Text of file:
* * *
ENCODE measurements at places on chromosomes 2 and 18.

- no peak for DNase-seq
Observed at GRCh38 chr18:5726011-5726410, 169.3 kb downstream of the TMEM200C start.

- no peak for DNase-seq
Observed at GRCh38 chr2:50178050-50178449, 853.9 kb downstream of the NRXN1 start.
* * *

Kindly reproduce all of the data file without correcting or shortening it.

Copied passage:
ENCODE measurements at places on chromosomes 2 and 18.

- no peak for DNase-seq
Observed at GRCh38 chr18:5726011-5726410, 169.3 kb downstream of the TMEM200C start.

- no peak for DNase-seq
Observed at GRCh38 chr2:50178050-50178449, 853.9 kb downstream of the NRXN1 start.